• A bill authorizing public transit agencies in Washington State to produce, use, sell and distribute green electrolytic hydrogen and renewable hydrogen was approved.
• The bill that would phase out natural gas is dead.
• The bill that would add advanced nuclear reactor technology to the State’s energy strategy did not pass.
• The bill incentivizing gas companies to develop and require renewable energy resources also did not pass.
• The bill that provided a tax incentive for research, development, production and sales of hydrogen failed to pass.
• A bill was approved to make recreational vessels subject to the same 1,000-yard distance from orcas that are currently in place for commercial vessels.
• The Special Purpose District Governing Body vacancy bill was approved, and is effective July 1st. It requires governing bodies to advertise to get nominations from the public to fill vacant office positions.
• The Enhanced Voting Rights Act of Washington, which allows anyone to question an election whether they live in the district or not, was approved.
• The labor apprenticeship utilization bill requires projects over $2 million to achieve 15% use of apprenticeships, but it doesn’t take effect until 2024. Ms. Drennan said this could be a real problem for the Port since they don’t have the resources to monitor apprenticeship programs.
• The Paid Family Leave Task Force is spending more money than it is taking in, so some changes were made to how pay is calculated. Ms. Drennan added that they are increasing the tax rate for the program.
• The bill related to prevailing wages on public works projects is dead. A bill that would change the Small Works Roster is also dead.
• The public works threshold is now $350,000.
• The road usage charge bill is dead for now, but it will likely come back.
• The Capital Gains Tax was passed in 2021, and the first collections of taxes were due April 18th of this year.

Commissioner Harris announced that she would attend the WPPA Spring meeting next week. She said she also had a great discussion with Eric ffitch, WPPA Executive Director. As she takes over as the Port’s Executive Director, she will need to quickly go deep on the grant side, and he has offered to coach her. She said she met earlier in the day with the Edmonds Marsh Estuary Advocates. They have a really good website that outlines their objectives, how they envision the marsh, and the studies they would like to see done. She said she plans to meet with representatives from the City of Edmonds in an effort to bring the conversations together. They are planning an art contest (Paint the Marsh) to envision what the marsh could be.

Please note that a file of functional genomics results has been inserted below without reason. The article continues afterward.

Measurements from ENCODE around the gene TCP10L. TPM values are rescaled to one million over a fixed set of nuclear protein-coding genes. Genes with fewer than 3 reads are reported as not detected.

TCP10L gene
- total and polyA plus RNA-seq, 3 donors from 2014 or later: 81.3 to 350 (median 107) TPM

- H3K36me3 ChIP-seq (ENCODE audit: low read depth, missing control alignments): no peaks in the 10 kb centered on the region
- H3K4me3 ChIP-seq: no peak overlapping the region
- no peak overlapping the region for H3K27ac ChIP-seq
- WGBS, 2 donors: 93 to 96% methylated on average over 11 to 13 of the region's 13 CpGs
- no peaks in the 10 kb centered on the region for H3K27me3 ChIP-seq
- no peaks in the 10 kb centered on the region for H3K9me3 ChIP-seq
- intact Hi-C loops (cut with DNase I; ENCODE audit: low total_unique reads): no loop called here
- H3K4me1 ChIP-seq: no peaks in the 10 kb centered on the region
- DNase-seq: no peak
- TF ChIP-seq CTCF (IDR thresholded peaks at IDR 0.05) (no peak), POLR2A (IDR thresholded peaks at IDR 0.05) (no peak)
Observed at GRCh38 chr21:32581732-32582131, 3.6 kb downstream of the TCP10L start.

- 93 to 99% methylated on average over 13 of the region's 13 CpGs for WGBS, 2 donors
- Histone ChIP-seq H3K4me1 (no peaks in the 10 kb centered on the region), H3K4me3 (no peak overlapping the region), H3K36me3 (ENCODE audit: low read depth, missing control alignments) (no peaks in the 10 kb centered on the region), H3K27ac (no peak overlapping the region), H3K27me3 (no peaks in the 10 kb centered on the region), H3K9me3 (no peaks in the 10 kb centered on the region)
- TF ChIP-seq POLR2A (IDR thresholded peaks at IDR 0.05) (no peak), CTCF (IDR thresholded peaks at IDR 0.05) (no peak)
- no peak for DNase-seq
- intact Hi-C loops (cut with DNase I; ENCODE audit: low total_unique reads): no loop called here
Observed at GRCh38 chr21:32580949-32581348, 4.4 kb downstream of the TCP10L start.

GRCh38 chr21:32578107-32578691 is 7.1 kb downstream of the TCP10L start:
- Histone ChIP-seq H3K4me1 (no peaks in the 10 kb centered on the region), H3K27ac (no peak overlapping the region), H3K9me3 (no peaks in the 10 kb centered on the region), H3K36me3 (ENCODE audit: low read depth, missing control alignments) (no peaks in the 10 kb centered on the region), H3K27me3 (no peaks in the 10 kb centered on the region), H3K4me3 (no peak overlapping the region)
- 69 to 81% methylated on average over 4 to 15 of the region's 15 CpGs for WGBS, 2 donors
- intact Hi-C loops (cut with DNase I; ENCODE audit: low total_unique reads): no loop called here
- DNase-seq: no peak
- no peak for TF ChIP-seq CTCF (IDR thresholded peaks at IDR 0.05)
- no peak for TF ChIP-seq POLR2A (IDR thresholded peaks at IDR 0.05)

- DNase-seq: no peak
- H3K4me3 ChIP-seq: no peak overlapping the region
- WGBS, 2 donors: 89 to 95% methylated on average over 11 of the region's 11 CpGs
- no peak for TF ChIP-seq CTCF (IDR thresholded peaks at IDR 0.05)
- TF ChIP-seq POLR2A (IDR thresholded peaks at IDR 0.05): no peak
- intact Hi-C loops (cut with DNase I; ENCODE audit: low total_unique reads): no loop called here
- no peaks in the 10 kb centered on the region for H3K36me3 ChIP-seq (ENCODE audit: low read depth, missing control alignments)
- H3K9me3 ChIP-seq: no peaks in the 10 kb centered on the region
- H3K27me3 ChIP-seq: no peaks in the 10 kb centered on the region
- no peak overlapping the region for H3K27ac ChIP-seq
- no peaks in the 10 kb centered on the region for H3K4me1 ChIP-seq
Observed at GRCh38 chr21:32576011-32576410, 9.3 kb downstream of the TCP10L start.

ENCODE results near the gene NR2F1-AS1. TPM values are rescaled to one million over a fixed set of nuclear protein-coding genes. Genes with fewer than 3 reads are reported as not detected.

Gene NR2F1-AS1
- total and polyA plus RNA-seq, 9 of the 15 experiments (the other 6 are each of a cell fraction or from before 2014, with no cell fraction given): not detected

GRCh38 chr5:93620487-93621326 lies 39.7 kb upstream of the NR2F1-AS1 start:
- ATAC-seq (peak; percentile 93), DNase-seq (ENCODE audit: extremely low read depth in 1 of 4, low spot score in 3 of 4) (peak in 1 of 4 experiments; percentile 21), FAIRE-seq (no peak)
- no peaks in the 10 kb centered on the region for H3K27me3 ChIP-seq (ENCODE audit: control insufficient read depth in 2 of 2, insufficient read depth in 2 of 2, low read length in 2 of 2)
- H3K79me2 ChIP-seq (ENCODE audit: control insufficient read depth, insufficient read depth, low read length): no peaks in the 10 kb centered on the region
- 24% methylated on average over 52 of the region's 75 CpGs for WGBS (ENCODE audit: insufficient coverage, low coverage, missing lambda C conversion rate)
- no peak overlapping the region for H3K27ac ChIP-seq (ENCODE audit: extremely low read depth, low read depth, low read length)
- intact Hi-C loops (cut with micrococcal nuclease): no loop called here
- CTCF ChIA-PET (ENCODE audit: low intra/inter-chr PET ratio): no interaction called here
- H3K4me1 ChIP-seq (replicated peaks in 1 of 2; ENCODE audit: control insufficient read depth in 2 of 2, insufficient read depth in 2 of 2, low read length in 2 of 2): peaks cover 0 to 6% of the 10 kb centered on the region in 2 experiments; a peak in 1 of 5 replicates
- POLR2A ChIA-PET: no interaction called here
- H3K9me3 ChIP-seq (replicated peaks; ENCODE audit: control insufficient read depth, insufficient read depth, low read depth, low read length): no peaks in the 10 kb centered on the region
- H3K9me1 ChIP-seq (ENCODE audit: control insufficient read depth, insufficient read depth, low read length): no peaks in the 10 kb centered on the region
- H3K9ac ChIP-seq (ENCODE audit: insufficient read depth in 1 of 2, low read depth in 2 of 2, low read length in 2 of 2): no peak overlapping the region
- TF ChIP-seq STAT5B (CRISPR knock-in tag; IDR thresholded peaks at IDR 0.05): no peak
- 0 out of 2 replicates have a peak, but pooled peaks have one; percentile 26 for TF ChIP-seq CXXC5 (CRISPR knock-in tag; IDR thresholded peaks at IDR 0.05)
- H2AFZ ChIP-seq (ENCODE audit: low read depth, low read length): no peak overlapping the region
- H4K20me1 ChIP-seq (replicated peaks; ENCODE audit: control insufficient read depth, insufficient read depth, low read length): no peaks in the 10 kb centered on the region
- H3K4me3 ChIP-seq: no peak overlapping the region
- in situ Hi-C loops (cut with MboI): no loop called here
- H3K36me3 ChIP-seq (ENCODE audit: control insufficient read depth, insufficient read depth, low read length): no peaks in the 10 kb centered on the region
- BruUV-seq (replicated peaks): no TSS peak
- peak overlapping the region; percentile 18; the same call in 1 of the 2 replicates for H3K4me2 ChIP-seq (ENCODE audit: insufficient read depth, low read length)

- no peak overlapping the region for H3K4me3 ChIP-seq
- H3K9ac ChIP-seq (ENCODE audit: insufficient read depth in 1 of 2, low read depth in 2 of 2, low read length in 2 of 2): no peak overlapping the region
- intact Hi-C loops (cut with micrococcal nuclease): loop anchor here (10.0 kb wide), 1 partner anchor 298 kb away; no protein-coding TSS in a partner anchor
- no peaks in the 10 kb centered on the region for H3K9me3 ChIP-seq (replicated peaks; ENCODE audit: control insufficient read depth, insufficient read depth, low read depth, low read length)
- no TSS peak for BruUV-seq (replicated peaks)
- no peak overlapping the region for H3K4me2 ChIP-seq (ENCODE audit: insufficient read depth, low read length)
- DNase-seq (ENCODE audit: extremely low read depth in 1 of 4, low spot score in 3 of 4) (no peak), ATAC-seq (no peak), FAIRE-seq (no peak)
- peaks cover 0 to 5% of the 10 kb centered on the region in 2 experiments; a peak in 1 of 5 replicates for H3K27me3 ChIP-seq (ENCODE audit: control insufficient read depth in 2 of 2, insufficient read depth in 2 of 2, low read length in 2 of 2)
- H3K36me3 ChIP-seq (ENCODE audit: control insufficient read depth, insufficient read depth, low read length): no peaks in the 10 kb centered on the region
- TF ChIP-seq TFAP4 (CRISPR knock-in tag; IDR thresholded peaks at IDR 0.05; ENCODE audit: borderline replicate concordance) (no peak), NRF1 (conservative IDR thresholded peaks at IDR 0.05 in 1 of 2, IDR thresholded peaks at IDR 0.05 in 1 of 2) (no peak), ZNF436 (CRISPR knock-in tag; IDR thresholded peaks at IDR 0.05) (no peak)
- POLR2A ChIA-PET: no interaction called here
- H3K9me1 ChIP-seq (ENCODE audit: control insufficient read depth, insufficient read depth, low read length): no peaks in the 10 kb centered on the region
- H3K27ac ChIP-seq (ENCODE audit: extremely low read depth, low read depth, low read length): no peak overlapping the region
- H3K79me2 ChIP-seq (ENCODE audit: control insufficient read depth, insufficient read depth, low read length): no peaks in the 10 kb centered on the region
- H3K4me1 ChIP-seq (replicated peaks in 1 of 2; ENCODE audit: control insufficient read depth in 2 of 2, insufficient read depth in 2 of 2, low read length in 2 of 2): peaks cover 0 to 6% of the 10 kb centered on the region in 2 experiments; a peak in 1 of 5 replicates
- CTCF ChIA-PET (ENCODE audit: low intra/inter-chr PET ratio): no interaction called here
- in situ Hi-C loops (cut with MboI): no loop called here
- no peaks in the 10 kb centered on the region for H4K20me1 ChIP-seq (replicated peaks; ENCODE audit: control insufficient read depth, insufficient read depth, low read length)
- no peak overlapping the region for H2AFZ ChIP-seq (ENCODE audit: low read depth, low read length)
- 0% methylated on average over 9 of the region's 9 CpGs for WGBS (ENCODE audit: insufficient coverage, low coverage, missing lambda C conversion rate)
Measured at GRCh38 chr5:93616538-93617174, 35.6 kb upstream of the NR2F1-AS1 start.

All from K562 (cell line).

Commissioner Preston asked how much money the legislature allocated to study the impacts of dam removal. Commissioner Orvis answered that the legislature earlier allocated $5 million for a study of the impacts of dam removal. They wanted an additional $5 million for a study showing the impacts on transportation, particularly the movement of grain. Commissioner Preston reported that he recently spoke with a railroad lobbyist who was in favor of dam removal because it would increase rail traffic.

Commissioner Preston reported that he attended the Economic Alliance of Snohomish County’s (EASCs) annual meeting and forecasting event. One of the speakers was a man who invented a device to transform food waste into chicken feed. Upwards of 30% of food is wasted for a lot of different reasons. The company is located in Mukilteo. He said he also attended an Edmonds City meeting last Friday where the Economic Development Commission was asked to talk about ideas on where funding opportunities (i.e., taxes or bonds) might come from to help with the City’s need for more money. One solution the Commission came up with was cutting expenses.

Commissioner Preston said he would also attend the WPPA Spring Meeting next week. Commissioner Johnston advised that he would attend, as well.

Commissioner Johnston announced that the process for appointing a new Commissioner to fill Commissioner Harris’ position will start tomorrow, with notifications in My Edmonds News, The Everett Herald and the Port’s website outlining the process for applying. The candidate must be from District 1, and a map will be attached. Applicants will be allowed two weeks to respond, and the Commission will review the applications and decide whether to proceed with or without interviews. The Commission may have a special meeting the first week of June to make a decision. The hope is that the person will be able to serve until the end of Commissioner Harris’ term, which will be December 31, 2025. At that point, they may or may not run for reelection. He said he is confident they will receive some good candidates.


The Commission meeting was adjourned at 8:56 p.m.

Respectfully submitted,

Jay Grant
Port Commission Secretary